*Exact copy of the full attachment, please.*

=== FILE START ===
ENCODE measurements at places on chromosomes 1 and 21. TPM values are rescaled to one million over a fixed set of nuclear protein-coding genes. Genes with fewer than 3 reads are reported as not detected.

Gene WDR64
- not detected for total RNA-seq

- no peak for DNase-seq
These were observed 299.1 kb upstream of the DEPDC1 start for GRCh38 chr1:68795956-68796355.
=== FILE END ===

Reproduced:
ENCODE measurements at places on chromosomes 1 and 21. TPM values are rescaled to one million over a fixed set of nuclear protein-coding genes. Genes with fewer than 3 reads are reported as not detected.

Gene WDR64
- not detected for total RNA-seq

- no peak for DNase-seq
These were observed 299.1 kb upstream of the DEPDC1 start for GRCh38 chr1:68795956-68796355.